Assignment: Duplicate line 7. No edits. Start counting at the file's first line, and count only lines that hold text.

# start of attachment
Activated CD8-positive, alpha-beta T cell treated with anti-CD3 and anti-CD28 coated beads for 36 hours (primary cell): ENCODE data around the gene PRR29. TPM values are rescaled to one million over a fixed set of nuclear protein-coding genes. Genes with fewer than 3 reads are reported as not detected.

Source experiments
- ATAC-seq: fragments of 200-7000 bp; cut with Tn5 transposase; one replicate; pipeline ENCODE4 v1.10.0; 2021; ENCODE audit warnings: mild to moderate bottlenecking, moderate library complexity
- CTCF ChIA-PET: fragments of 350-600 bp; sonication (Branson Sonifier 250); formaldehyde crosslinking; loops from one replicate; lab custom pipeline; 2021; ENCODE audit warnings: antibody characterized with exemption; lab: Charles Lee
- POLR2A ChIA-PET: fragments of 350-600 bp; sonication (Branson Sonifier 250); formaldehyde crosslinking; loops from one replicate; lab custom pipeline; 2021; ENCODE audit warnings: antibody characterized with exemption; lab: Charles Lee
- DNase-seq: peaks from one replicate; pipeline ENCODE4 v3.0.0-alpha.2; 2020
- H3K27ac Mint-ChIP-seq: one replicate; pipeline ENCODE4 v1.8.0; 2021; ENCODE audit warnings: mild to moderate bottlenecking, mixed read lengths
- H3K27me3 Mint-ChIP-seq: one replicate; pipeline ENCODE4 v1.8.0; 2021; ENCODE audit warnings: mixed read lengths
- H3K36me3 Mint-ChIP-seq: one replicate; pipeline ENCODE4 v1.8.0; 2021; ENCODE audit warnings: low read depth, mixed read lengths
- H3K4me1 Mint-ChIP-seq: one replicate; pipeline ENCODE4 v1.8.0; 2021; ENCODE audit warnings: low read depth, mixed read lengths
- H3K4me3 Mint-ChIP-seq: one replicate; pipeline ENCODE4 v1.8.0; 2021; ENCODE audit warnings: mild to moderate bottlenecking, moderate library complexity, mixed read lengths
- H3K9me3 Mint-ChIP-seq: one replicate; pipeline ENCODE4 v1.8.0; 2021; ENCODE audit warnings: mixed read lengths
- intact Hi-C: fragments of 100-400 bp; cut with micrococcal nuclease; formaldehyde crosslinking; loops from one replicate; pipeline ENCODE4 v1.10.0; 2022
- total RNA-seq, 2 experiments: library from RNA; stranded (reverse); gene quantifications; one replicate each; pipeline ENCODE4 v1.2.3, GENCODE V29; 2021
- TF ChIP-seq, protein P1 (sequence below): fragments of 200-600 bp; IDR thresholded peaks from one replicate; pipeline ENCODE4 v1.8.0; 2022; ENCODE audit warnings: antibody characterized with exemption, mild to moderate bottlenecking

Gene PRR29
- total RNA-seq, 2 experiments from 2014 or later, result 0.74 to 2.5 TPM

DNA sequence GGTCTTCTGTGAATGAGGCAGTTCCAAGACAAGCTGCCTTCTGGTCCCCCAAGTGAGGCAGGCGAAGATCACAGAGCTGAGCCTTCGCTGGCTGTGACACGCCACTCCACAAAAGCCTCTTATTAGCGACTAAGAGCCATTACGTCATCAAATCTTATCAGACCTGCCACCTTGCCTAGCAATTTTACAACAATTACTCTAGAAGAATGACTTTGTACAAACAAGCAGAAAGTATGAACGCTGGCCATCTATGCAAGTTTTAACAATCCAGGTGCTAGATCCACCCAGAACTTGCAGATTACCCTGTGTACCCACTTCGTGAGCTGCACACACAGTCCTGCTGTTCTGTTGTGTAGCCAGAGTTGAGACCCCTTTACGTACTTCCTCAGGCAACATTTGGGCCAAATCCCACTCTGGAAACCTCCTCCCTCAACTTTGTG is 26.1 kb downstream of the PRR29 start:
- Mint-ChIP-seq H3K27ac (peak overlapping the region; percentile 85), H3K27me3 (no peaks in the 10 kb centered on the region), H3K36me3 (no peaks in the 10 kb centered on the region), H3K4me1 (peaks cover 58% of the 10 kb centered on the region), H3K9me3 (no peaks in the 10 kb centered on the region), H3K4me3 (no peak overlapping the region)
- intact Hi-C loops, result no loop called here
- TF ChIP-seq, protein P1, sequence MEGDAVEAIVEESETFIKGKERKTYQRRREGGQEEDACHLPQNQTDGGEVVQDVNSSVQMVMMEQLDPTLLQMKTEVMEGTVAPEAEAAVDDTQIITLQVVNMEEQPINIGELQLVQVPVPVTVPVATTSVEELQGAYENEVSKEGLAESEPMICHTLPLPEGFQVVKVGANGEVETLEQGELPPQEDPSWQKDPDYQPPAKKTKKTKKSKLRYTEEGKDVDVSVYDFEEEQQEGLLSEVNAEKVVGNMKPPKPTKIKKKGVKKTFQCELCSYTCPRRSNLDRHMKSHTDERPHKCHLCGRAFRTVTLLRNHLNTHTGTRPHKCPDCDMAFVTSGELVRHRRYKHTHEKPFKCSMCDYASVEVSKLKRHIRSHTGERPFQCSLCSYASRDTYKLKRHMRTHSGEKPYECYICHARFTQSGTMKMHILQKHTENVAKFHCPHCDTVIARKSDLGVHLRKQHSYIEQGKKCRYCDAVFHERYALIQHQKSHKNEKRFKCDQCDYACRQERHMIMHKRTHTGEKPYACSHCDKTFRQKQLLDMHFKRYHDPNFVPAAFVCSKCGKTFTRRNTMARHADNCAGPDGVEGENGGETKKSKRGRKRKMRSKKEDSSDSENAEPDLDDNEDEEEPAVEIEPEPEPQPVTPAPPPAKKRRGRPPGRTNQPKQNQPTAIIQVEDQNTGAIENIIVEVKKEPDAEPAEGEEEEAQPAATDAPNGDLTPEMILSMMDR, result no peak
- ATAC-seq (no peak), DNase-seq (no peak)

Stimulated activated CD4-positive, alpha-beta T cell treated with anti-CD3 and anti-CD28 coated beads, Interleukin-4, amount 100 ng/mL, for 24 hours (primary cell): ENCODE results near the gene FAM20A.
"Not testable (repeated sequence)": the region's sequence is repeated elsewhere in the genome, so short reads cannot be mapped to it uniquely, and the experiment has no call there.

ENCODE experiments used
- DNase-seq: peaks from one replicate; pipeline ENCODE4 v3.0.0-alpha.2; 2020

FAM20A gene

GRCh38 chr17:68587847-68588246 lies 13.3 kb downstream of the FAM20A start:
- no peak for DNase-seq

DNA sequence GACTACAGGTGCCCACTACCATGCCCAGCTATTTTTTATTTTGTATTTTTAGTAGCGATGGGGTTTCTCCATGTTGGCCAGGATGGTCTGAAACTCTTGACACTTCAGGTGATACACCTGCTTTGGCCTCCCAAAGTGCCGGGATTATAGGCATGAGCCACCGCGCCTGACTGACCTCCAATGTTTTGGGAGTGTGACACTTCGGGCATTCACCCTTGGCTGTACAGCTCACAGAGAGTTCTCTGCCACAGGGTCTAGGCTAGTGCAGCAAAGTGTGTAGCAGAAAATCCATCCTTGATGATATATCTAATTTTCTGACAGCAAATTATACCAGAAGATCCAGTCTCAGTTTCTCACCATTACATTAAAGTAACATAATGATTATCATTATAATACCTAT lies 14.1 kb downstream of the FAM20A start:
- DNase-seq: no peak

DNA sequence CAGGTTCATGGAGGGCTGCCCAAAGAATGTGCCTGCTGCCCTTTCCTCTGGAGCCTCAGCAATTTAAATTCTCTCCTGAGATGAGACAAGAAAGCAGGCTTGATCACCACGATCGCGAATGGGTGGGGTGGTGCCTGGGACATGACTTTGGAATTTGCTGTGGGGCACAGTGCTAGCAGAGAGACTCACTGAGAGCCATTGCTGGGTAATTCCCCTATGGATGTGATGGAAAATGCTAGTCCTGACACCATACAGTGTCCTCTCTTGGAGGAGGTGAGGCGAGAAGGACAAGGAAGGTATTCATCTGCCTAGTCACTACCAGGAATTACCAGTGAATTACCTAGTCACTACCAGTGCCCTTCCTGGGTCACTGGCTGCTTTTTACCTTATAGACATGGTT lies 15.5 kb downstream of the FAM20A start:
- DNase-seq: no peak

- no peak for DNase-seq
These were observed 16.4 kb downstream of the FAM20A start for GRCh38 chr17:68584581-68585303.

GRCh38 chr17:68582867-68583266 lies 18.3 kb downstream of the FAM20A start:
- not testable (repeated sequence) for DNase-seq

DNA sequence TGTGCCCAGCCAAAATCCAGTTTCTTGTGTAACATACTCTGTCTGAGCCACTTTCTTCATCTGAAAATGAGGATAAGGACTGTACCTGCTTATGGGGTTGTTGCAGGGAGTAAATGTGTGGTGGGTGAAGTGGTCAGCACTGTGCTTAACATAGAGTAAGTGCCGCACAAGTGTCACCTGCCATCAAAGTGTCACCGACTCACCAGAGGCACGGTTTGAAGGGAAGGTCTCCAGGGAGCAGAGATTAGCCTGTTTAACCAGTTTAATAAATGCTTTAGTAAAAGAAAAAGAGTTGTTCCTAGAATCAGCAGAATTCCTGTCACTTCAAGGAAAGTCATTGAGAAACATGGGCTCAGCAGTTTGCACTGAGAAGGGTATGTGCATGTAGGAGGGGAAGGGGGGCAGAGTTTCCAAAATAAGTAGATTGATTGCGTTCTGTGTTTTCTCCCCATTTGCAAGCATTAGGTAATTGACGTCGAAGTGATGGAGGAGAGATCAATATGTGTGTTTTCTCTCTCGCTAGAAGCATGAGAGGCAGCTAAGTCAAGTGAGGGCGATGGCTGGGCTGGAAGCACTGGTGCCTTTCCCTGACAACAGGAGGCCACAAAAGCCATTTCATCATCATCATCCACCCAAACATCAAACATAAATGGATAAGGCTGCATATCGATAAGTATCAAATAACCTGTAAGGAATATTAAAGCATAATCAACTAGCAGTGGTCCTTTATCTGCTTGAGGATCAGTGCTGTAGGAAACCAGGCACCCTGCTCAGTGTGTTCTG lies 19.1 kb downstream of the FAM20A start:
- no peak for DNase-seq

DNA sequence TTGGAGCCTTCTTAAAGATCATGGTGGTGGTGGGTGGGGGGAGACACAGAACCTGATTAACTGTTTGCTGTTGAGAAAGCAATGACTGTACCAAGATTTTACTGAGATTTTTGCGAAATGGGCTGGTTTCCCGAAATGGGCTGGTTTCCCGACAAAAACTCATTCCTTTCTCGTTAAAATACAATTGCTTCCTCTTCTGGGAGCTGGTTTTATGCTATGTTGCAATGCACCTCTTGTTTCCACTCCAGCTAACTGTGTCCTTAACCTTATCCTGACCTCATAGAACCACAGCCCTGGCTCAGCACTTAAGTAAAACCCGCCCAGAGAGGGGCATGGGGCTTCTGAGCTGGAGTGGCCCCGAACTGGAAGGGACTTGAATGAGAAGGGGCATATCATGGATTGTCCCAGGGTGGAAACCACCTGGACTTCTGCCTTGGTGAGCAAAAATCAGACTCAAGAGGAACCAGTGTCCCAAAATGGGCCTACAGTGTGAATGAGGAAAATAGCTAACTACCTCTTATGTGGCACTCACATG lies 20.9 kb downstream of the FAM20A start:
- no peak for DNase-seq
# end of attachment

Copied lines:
- H3K27ac Mint-ChIP-seq: one replicate; pipeline ENCODE4 v1.8.0; 2021; ENCODE audit warnings: mild to moderate bottlenecking, mixed read lengths